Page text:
North West deputy provincial police commissioner Major General Ganasen Naidoo apparently went into full-blown Rambo mode at Lonmin’s Marikana platinum mine on August 16 two years ago.

On arrival at scene two, the so-called “killing koppie”, Naidoo, according to his testimony at the Farlam Commission of Inquiry, grabbed two stun grenades, “clipped them on to my bulletproof vest” and then, in the words of commission chairperson, retired Judge Ian Farlam, “sallied forth” with policemen on a sweep manoeuvre through the area.

This was after redirecting his men who were en route from forward holding area one to scene one at the cattle kraal, where police had, minutes earlier, opened fire on the striking miners, causing 17 fatalities.

Naidoo was in charge of deploying the fire and emergency medical teams at Marikana that day.

The initial fusillade that led to the miners’ deaths caused those on the “big koppie” − where strikers had gathered daily in protest − to flee. Observing this, Naidoo and his men, which included the K9 dog unit and the national intervention unit (NIU), pursued them, rather than continuing on to scene one. Another 17 miners died in the sweep of scene two.

According to a report compiled by Professor Ken Boffard, clinical head at the department of surgery at Wits University’s Faculty of Health Sciences, the deaths of three of the miners − Mzukisi Sompeta, John Ledingoane and Bongani Mdze − at scene one was “potentially preventable” if medical assistance had arrived on time.

According to a source at the commission, Naidoo and others in the police hierarchy could have criminal charges lodged against them if it is established by the commission that they were responsible for not providing timeous medical assistance to the three miners.

Boffard noted that “paramedics were in attendance a few metres from the scene”, yet treatment was dispensed only “some 60 minutes after they sustained their wounds”. The report stated that the SAPS did not provide a “satisfactory explanation” for the delay.

Pressure on the SAPS is mounting as further evidence emerges at the commission that contradicts its version of having acted in self-defence at scene two after allegedly coming under attack while on the sweep.

In a statement to the commission, miner Nkosikhona Mjuba, who survived scene two, said: “The police officers started shooting the mineworkers with long and short firearms. Some mineworkers put their hands [in the] air to show they weren’t fighting or attacking the police officers, but they were shot.”

Another miner, Shadrack Mtshaba, in his statement, told of how he had gone to the small koppie “with other protestors and we hid ourselves behind big rocks” and heard shots being fired “from different directions”.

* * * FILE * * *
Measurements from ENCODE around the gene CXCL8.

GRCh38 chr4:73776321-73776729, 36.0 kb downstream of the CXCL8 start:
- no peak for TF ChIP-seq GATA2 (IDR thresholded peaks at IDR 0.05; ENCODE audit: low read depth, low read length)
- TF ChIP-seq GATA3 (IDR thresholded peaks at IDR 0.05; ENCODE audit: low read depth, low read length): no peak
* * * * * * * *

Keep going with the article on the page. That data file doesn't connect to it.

“One protestor suggested that we should come out of the hiding place with our hands up,” said Mtshaba. “He said, ‘Guys, let’s surrender’. He then went out of the group with his hands raised. “He was shot on his hands or arms. He kneeled down and as he tried to stand up, still with his hands up. He was shot in the stomach and he fell down. He then tried to stand up but he was shot again and he fell down. He tried to crawl but could not do so,” said Mtshaba.

According to statements submitted by several policemen, including Naidoo – who confirmed to the commission that he had discharged his weapon – they opened fire at miners at scene two in retaliation to either miners “charging” at police or because they had come under gunfire during the sweep.

But forensic evidence pieced together by the Socio-Economic Rights Institute (Seri), which represents the families of the 34 dead miners, appears to contradict this.

Analysing the gunshot wounds sustained by four dead miners, and the position of their bodies, Seri has suggested that the manner of the deaths of Thabiso Thelejane, Anele Mdizeni, Nkosi Xalabile and Henry Pato − who would have come into contact with Naidoo’s police line as it swept the koppie – does not correspond with the police’s version of events.

Mdizeni, who suffered a high-velocity wound to the right hip, which may have caused him to fall “almost certainly from higher up” the koppie, “could not have been facing the person who shot him”, the Seri report concluded after considering the distance between the spent rifle cartridges and his body, as well as the entry and exit wounds from the bullet and the manner in which his prostrate body was positioned.

“His position suggests he was running in a northwesterly direction − away from the NIU,” the report concluded. “The facts are inconsistent with any suggestion that Mr Mdizeni was charging at SAPS members when he was shot”.

The report noted that, according to police photographic evidence, there were no weapons in Mdizeni’s vicinity, but, that the “scene was littered with blue cable ties. The ties had been used and then cut.”

Thelejane, who according to autopsy reports was shot twice in the back of the head, “does not appear to be facing those that shot him,” the Seri report stated.

It also noted that he also appeared to be fleeing – rather than charging at police – and that there were “no weapons visible in his vicinity”.  Xalabile was “shot from above” in the neck, and “died with his arms and hands behind his back in a position consistent with them being tied”, the Seri report found.

Pato was shot in the back and early police “photos reveal no weapons in the vicinity”, while forensic photographs taken later that evening “show a panga placed or planted under Mr Pato’s right hand,” the report found.

Naidoo completed his testimony last Tuesday.  The commission resumed this week with the testimony of Lieutenant Colonel Salmon Vermaak.

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